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Re: unbounded recursive call in a shell script crashes zsh
- X-seq: zsh-workers 40985
- From: Bart Schaefer <schaefer@xxxxxxxxxxxxxxxx>
- To: zsh-workers@xxxxxxx
- Subject: Re: unbounded recursive call in a shell script crashes zsh
- Date: Sun, 16 Apr 2017 17:17:33 -0700
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On Apr 16, 11:12pm, Daniel Shahaf wrote:
} I realized that the code could compare how far it is from main() to
} RLIMIT_STACK and bail out gracefully if it has, say, less than X KB or
} Y% of stack remaining.
Another approach would be to add a C function that does nothing more
than declare a large array to force a stack allocation, and assign
something to the last byte; then in doshfunc(), trap the appropriate
signals (SIGSEGV and SIGSTKFLT ?) while calling that function. If a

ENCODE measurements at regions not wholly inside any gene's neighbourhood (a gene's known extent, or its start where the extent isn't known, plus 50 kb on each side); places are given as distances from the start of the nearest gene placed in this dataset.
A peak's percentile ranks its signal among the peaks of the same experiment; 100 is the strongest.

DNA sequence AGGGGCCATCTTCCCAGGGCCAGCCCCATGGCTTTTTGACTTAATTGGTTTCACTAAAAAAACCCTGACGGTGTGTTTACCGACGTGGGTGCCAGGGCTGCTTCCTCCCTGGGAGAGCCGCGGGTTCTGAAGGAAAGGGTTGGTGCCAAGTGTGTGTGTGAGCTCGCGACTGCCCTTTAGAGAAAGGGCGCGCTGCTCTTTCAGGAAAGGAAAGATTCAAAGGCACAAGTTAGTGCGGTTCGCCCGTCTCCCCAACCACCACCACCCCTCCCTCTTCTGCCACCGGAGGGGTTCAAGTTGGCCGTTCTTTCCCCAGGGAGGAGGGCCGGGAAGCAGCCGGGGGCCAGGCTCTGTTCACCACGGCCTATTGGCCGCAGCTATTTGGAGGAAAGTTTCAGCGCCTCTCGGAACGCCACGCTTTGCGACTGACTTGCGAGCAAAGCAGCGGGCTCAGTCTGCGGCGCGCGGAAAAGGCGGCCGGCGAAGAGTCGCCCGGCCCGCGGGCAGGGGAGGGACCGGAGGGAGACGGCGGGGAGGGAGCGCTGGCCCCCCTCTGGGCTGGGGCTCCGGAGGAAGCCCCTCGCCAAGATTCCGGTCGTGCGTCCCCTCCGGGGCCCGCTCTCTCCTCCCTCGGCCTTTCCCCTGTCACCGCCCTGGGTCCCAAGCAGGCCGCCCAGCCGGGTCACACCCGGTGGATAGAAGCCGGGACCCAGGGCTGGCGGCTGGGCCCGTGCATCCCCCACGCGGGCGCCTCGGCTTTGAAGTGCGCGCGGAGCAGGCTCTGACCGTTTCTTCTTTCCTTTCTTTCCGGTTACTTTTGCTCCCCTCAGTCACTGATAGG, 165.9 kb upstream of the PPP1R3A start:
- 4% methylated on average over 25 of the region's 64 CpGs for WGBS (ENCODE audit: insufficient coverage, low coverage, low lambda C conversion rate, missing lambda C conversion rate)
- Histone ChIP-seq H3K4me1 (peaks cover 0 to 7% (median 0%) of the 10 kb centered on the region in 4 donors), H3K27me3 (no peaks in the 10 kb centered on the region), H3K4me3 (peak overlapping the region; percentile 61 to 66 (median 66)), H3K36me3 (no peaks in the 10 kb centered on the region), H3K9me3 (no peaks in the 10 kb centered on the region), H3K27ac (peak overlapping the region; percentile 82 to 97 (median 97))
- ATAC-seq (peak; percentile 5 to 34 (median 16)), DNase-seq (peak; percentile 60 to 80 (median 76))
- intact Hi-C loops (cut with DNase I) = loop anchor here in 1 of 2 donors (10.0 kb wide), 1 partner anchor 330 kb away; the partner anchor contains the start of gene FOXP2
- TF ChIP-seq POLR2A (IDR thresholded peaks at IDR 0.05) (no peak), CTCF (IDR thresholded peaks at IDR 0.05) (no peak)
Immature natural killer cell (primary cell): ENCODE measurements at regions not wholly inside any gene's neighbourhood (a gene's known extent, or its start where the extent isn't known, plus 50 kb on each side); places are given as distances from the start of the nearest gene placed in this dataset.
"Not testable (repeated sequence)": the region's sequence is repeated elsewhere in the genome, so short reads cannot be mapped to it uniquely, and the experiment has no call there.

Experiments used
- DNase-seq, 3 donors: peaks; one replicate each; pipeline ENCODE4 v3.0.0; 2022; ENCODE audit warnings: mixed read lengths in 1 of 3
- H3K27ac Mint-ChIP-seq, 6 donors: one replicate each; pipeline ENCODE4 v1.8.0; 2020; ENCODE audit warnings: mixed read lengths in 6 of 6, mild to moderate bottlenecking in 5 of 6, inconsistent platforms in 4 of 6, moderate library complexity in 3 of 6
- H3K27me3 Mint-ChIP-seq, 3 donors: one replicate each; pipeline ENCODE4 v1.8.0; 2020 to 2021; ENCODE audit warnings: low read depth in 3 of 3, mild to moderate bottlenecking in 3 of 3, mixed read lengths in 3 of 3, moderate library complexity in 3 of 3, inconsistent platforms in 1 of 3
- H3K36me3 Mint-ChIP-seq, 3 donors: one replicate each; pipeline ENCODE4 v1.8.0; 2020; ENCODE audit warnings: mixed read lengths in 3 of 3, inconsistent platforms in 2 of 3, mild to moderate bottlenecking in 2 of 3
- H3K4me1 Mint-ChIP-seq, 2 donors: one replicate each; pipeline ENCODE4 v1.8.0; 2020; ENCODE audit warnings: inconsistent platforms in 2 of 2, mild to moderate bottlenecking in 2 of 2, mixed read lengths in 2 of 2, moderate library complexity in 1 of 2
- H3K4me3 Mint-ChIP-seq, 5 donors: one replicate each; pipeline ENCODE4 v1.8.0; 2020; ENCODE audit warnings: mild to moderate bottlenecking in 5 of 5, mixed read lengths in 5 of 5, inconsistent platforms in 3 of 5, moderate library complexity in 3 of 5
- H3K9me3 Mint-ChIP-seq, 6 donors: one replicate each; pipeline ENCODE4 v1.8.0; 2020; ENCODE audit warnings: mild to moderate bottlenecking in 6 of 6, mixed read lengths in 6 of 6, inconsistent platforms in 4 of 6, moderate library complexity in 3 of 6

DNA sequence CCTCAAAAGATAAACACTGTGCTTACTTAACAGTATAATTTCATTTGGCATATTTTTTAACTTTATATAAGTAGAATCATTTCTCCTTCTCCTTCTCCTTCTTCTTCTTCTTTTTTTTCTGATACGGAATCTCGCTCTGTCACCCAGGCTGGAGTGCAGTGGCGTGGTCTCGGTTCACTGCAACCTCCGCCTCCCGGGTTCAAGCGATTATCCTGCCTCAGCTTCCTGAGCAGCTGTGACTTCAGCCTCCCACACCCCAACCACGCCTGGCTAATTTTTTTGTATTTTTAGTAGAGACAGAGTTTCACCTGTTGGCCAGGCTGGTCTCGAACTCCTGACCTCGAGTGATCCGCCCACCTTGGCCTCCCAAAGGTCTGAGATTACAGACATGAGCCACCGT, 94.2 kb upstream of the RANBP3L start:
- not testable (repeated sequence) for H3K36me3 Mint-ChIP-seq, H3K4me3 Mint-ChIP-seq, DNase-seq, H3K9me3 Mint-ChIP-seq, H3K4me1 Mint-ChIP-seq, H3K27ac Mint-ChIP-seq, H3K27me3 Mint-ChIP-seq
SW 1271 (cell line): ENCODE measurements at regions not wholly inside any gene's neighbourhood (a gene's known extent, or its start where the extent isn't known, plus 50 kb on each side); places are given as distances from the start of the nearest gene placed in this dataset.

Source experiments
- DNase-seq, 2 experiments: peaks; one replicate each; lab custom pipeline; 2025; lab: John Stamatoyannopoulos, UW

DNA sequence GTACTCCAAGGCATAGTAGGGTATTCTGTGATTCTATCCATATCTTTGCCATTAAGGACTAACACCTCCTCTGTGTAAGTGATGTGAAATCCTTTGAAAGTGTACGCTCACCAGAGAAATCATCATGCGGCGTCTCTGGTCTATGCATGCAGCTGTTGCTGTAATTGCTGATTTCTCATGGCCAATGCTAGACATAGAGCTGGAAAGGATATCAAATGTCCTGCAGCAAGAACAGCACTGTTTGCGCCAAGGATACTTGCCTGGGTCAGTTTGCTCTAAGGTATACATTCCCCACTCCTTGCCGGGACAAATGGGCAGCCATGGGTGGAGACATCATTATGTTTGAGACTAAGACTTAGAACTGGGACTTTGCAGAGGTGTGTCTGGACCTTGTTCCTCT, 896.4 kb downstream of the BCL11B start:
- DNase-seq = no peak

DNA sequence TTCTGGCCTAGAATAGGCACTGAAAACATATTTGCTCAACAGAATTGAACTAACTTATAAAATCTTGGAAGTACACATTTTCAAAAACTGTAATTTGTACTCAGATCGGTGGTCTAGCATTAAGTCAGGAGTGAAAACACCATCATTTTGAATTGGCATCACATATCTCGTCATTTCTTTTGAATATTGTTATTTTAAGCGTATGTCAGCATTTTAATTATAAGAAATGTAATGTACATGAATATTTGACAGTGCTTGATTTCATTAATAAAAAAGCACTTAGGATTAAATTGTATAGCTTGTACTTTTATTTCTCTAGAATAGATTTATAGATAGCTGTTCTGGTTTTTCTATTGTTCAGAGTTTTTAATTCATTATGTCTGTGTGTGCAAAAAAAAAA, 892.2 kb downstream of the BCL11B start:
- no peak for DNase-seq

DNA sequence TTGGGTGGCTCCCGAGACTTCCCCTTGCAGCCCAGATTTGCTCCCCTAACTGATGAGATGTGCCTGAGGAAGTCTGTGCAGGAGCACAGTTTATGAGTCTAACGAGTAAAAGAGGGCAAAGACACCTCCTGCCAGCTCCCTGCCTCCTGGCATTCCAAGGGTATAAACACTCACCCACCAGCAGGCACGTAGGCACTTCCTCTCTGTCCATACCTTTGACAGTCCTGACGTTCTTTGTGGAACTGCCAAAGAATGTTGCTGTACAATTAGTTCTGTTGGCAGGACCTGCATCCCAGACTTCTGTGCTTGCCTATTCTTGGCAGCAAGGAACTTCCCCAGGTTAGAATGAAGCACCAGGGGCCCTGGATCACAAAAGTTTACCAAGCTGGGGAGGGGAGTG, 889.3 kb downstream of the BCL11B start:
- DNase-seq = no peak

signal is raised, bail out as if MAX_FUNCTION_DEPTH has been reached.
I suspect this would destroy some efficiency gains Sebastian has been
so diligently wringing out of the code the last few months, but it'd
probably be fairly bulletpoof. doshfunc() could remember the depth it
last safely reached and skip calling the stack-probe until that was
next exceeded, so you'd only pay the penalty once.
But is all this really worth it?
I note in passing that MAX_FUNCTION_DEPTH can be switched off at compile
time, leaving the shell entirely at the mercy of ths script writer in
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